The camera caught Bobby Hurley doing some giddy, god-awful dance with his players in the locker room, and it was clear then that the current coach of the University at Buffalo was no longer the former point guard at Duke. For all the winning he'd done as a Blue Devil, for all the nets he helped cut down and all the championship caps he planted over his sweat-soaked hair, Hurley had never celebrated a moment quite like this.
"Christian Laettner and those guys would never ask for that," Hurley said. "They just wanted me to put up numbers and help us win, and after that I was off the hook."
That's how he played, too. Hurley's style at Duke and at St. Anthony High School in Jersey City, New Jersey, wasn't joyless, but it wasn't exactly joyful, either. He was working out there, not playing, the grim determination stretched across his face. He never wanted to let down his old man, Bob Sr., a tough guy who's won more than 1,000 games in high school, and he never wanted to let down his mentor, Mike Krzyzewski, a tough guy who's won more than 1,000 games in college.
So a big night in March for one of the greatest point guards in college basketball history was a night of survival, of relief, of feeling he was finally off the hook. But leading his own team of young and impressionable men to a school's first NCAA tournament appearance? Being their Coach K? Beating Central Michigan to win the Mid-American Conference tournament with no margin for mid-major error in a one-bid league?
Hurley was going to find unmitigated joy in that. "I can't dance at all," he said, "and I made a fool of myself doing it, but you have to find ways to keep yourself young and connect with your kids. If my players play with the type of heart and passion they played with to win the championship, I'll do whatever they want me to do."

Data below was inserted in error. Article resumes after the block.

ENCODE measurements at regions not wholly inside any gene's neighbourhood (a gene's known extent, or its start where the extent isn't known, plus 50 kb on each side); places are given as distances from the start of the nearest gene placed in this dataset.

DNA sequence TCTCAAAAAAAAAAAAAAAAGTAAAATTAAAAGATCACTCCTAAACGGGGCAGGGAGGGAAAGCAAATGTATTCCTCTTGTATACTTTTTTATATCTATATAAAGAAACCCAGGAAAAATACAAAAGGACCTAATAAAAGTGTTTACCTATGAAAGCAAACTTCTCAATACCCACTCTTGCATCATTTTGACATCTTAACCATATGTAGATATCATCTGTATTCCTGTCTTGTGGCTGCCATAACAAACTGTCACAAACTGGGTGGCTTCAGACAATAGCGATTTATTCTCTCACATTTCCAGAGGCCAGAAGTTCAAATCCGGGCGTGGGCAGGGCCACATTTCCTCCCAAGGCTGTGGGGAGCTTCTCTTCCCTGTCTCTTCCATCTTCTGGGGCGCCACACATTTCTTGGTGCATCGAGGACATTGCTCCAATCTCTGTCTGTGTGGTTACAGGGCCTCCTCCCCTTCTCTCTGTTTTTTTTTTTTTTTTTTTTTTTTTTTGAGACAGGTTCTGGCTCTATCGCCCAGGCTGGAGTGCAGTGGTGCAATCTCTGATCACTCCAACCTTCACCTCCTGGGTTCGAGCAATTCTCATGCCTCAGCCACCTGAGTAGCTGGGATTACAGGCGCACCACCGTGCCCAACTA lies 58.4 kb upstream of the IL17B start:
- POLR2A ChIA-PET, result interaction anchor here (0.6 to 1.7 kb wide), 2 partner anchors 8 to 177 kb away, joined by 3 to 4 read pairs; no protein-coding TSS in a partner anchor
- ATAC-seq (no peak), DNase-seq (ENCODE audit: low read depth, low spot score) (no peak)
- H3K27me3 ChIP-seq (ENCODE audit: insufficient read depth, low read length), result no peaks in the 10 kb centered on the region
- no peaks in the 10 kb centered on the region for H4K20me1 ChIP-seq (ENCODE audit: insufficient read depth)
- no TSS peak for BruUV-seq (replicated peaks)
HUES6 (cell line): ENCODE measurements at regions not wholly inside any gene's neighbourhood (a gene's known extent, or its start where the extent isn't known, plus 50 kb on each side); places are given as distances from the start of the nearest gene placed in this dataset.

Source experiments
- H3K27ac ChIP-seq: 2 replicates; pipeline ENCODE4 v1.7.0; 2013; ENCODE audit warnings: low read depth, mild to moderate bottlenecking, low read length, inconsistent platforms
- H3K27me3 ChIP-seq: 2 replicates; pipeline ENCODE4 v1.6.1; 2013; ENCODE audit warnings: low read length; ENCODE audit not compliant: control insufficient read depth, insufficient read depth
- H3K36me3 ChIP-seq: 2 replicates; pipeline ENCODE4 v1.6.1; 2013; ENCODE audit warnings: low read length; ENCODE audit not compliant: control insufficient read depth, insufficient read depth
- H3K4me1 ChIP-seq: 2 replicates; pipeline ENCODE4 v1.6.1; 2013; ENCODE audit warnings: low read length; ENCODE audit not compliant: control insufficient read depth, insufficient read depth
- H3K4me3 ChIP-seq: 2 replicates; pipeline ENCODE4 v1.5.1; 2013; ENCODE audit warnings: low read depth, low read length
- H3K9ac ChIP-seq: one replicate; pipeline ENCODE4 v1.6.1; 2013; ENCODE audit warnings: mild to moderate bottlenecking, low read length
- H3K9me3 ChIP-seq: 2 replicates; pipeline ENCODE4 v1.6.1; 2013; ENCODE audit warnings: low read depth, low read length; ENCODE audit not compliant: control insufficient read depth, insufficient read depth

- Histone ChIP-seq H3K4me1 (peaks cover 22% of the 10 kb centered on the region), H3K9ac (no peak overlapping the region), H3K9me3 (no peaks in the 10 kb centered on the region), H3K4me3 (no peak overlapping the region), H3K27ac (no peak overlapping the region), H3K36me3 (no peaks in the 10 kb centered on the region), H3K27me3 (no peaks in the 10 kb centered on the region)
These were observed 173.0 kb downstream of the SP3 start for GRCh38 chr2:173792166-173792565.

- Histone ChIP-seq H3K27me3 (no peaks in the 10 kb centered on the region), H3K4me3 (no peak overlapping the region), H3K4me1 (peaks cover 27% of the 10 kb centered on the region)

Do yourself this small favor: Before 12th-seeded Buffalo meets fifth-seeded West Virginia on Friday, catch the Hurley video on Vine. Also review the highlights of the MAC tourney final and the Buffalo coach laughing to himself on the sideline in the final minutes, with the victory assured, something you'd never see his father or Coach K do.
"A weird, funny moment," Bob Sr. said. His son wasn't gloating, not even close. Bobby was thinking of how far the program had come in his two years, how badly he wanted his team to feel what he felt at Duke and how special it would be in a few minutes to see his players hugging their families and friends.
From a distance, his younger brother, Danny, the Rhode Island coach who had first hired Bobby as an assistant at Wagner, caught the camera shot of the laugh and wondered about something entirely different. Danny's team had just lost to Dayton in the Atlantic 10 semis at the Barclays Center, costing Rhode Island its shot at the NCAAs, but Danny was thinking about everything Bobby had overcome. As charmed as his college and high school careers had been, Bobby had been robbed of the NBA stardom -- the holy hoops trinity of Jordan, Magic and Bird had predicted for him -- when he was nearly killed in a car accident early in his rookie season with the Sacramento Kings.
"And I thought maybe this was a little payback for him." Danny said. "The game was taken from him in a way nobody should have it taken away, and I felt like that moment Saturday night was one he deserved as an athlete and as a man."
Krzyzewski watched the Buffalo game from his home -- "Cheering for him like crazy," he said -- and was struck by the way the Bulls' point guard, Shannon Evans, played just like Bobby had while helping Duke win back-to-back national titles in the early '90s. Hurley had spoken with Coach K multiple times throughout the season, talking up his bond with Evans. Krzyzewski texted his congratulations immediately after the game, and Bobby called him after boarding the bus heading back to Buffalo on Sunday morning.
"We had a long talk," Krzyzewski said. "How he felt about winning, how great it was. It was like seeing your son get his first NCAA bid."
Bob Hurley Sr. is among those who always thought that Krzyzewski lived through Bobby at Duke, that Bobby was the point guard Krzyzewski always wanted to be for his coach at West Point, Bob Knight. But Krzyzewski doesn't want the roles reversed now. He doesn't want young Coach H to try to act like old Coach K.